• Guest, The rules for the P & N subforum have been updated to prohibit "ad hominem" or personal attacks against other posters. See the full details in the post "Politics and News Rules & Guidelines."

Dual boot question

tinpanalley

Golden Member
Jul 13, 2011
1,195
6
81
I've already got a Windows 10 desktop running, and I've now gotten an SSD to install Windows 7. I disconnected all the drives, ran my disk, installed to the new SSD and it was fine except that it couldn't get a driver for my ethernet port but I assume I can add that later.

Question:
When I went to plug the 10 back in, the computer said there was a bootmgr error. I unplugged the new 7 drive, and made sure during the booting to go to the boot selector in the system to run from the Win10 SSD. So, now I'm back in 10 and everything is fine, but I'ù a bit lost about how exactly to go about introducing the system to the Windows7 SSD so that I can dualboot. Can I get some help to do this properly? I'm afraid of causing some kind of boot error that will cause me to have to reinstall Windows altogether.
 
Last edited:

Ketchup

Elite Member
Sep 1, 2002
14,486
217
106
To do it without extra software, you would want to do it in the opposite order, 7 then 10. At this point, using something like EasyBCD may be an easier option.
 

tinpanalley

Golden Member
Jul 13, 2011
1,195
6
81
To do it without extra software, you would want to do it in the opposite order, 7 then 10. At this point, using something like EasyBCD may be an easier option.
Oh, I thought you only needed to worry about doing 7 first if both installs were partitions on the same drive. These are two different physical SSDs, do I still need to worry about that?
 

Ketchup

Elite Member
Sep 1, 2002
14,486
217
106
Like I said, I wouldn't even bother changing installs at all since you already have them set up and both drives would need to be in at installation for it to work (Not necessarily two partions in the same drive). Best to just get a boot manager at this point IMO.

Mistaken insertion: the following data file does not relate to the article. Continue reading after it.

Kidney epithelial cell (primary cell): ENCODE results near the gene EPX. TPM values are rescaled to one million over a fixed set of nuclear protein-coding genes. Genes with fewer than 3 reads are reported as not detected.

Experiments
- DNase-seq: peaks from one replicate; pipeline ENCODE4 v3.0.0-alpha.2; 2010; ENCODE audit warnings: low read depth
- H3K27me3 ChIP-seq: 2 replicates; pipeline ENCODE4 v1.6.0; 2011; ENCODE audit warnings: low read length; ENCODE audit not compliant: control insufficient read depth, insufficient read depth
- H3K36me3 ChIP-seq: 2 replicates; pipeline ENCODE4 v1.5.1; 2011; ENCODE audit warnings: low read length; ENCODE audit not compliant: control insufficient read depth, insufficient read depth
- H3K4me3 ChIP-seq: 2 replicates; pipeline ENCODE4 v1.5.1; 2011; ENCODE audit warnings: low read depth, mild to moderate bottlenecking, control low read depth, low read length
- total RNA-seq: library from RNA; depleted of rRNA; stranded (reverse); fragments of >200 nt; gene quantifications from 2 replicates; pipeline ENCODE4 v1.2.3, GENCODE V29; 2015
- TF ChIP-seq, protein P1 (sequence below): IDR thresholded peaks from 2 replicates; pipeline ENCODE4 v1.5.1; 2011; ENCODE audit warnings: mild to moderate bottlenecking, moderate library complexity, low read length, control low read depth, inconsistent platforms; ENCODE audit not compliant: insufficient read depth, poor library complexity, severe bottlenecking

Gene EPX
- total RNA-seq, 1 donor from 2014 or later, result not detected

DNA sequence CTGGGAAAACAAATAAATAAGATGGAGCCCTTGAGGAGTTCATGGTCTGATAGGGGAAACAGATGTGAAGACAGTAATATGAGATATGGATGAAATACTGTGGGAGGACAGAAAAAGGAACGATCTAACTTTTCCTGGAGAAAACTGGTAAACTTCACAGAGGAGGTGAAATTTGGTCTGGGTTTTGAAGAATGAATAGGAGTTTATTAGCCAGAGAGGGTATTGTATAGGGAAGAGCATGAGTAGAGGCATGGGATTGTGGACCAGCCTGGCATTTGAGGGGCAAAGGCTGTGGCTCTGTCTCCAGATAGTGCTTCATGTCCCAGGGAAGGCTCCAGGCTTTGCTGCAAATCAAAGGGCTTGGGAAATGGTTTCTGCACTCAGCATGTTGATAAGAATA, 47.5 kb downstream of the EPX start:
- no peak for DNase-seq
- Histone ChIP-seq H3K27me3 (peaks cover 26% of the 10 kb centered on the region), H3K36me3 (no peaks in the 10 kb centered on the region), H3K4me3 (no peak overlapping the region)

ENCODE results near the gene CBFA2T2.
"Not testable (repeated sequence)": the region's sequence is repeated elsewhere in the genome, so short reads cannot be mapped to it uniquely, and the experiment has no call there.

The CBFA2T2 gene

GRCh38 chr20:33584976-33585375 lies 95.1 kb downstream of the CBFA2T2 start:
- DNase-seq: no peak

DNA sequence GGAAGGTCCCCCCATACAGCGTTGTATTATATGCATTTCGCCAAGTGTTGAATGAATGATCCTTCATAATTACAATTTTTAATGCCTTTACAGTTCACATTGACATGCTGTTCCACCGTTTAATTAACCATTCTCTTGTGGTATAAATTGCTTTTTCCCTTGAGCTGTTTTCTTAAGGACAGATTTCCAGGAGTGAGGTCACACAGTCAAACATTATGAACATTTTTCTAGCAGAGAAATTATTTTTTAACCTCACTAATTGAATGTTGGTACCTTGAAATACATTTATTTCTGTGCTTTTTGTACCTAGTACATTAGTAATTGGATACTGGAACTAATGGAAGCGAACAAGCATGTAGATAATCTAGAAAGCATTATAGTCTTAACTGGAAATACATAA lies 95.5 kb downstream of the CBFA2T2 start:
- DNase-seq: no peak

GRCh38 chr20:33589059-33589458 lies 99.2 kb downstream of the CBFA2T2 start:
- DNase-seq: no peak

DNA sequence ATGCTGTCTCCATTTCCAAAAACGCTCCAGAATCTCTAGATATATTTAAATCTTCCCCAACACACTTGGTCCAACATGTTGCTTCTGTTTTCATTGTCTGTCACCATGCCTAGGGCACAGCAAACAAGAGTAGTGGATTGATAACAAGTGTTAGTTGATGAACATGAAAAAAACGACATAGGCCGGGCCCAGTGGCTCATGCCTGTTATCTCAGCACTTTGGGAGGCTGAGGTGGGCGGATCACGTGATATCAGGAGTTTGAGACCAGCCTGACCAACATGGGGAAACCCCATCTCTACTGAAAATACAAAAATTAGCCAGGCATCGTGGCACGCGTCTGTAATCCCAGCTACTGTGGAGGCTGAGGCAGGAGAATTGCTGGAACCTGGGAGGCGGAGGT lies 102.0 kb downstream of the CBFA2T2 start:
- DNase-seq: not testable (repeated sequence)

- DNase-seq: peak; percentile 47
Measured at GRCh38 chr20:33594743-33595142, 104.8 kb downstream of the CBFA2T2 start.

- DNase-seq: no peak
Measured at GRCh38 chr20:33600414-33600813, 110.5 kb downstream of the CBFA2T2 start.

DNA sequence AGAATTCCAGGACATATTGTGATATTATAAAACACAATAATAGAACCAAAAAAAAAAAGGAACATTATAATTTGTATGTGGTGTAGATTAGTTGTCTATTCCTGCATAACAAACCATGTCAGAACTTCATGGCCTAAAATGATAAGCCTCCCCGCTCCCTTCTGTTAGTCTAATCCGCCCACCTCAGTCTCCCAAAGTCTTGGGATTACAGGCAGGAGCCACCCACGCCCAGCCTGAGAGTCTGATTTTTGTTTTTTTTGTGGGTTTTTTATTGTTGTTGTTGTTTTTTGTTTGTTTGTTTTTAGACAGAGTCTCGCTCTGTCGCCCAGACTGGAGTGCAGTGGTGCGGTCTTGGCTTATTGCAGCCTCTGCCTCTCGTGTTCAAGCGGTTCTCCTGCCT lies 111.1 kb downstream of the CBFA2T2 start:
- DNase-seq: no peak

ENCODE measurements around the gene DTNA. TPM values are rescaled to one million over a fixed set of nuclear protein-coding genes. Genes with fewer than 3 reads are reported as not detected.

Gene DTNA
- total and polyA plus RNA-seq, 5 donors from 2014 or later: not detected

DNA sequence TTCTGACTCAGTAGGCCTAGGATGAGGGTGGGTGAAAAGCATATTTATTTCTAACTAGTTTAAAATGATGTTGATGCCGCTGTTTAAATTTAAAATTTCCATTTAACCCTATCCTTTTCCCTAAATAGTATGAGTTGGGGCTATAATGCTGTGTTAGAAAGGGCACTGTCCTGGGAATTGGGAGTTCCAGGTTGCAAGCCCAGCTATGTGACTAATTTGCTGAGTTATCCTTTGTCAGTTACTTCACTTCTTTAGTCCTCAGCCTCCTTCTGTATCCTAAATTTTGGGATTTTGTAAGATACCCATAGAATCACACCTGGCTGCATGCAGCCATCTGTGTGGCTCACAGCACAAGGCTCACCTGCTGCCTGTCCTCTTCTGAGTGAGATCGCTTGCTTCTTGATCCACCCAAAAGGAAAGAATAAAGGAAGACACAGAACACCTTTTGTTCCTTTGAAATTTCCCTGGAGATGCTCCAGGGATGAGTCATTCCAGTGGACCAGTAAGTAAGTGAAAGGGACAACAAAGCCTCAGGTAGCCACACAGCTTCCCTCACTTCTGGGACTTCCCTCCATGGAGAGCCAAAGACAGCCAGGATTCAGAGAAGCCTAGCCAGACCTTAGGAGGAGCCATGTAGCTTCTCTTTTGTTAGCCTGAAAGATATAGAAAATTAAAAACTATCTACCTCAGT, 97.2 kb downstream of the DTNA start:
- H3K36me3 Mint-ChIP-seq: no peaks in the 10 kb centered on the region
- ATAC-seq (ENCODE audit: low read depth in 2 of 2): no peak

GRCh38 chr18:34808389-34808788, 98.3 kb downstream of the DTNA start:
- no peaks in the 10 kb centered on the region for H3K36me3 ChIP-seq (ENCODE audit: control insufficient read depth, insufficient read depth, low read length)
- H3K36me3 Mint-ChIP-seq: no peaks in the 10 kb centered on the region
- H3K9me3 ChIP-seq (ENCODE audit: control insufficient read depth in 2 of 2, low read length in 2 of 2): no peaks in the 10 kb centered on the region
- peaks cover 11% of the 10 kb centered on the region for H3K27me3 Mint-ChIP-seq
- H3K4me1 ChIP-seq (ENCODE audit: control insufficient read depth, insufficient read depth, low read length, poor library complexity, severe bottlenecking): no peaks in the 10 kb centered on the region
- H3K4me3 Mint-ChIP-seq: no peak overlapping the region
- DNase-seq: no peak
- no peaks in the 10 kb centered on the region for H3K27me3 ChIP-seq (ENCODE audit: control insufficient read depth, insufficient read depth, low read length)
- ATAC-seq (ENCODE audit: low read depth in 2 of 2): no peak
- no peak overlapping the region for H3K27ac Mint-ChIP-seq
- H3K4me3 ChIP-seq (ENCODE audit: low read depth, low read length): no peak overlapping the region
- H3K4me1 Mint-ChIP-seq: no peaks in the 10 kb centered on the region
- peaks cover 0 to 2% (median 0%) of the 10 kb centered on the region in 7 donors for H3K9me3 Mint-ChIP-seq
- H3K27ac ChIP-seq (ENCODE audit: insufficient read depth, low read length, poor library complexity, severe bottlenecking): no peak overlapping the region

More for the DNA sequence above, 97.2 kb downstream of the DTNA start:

tinpanalley

Golden Member
Jul 13, 2011
1,195
6
81
Like I said, I wouldn't even bother changing installs at all since you already have them set up and both drives would need to be in at installation for it to work (Not necessarily two partions in the same drive). Best to just get a boot manager at this point IMO.
Yeah, I wouldn't start again, all I was saying was that I thought it didn't matter which you did first unless you were putting both on the same drive. I don't want them on the same drive anyway. With each on a different drive would you still have done it differently than a boot manager? I just want to know to learn.
 

tinpanalley

Golden Member
Jul 13, 2011
1,195
6
81
Like I said, I wouldn't even bother changing installs at all since you already have them set up... Best to just get a boot manager at this point IMO.
Ok, but since I haven't done anything with the 7 drive yet, couldn't I redo that installation with the 10 drive plugged in so that the 10 gets the boot info it needs and to get that Windows10 boot loader to come up? Or would that require beginning with a 7 install and then RE-installing 10 all over again? I'm a tiny bit scared of EAsyBCD because it caused the boot problem that made me have to reinstall both Windows again.
Thank you, that's a great link, I must have missed it when I searched.
 

BonzaiDuck

Lifer
Jun 30, 2004
14,430
912
126
Scanning through posts on this and the links offered to other threads, I'll try and keep it simple and avoid mistakes.

I've used EasyBCD at least once for repair, but I can't remember the nature of it. I can absolutely guarantee that downloading Macrium Reflect Free and using it to create a bootable CD repair disc would allow you to fix your problem, whether the OSes are on a single disk (as with my own), or on two separate disks.

The menu option would be "repair boot problems" or something similar. The program should be able to locate the Windows folders for both OSes and identify them in a list. The worst complication you might face is Macrium's initial failure to locate one or both Oses initially, and assigning drive letters in whatever OS is still bootable to boot-system partitions where none had been assigned solves the problem. Eventually, if it requires more than one pass, you can get Macrium to list both OSes and correct the dual-boot menu and boot-record.

Some folks seem to prefer the idea of putting the OSes on separate disks and swapping them out when you want to boot into the different OS as opposed to the current one. I could wonder if this wouldn't require a visit to the BIOS "boot" menu screens to assure the new disk is selected as first in the boot order. Even so, I don't see indications that problems were caused by this approach, but I'd personally prefer using the boot menu whether the OSes are loaded on the same or different disks concurrently connected to the system hardware.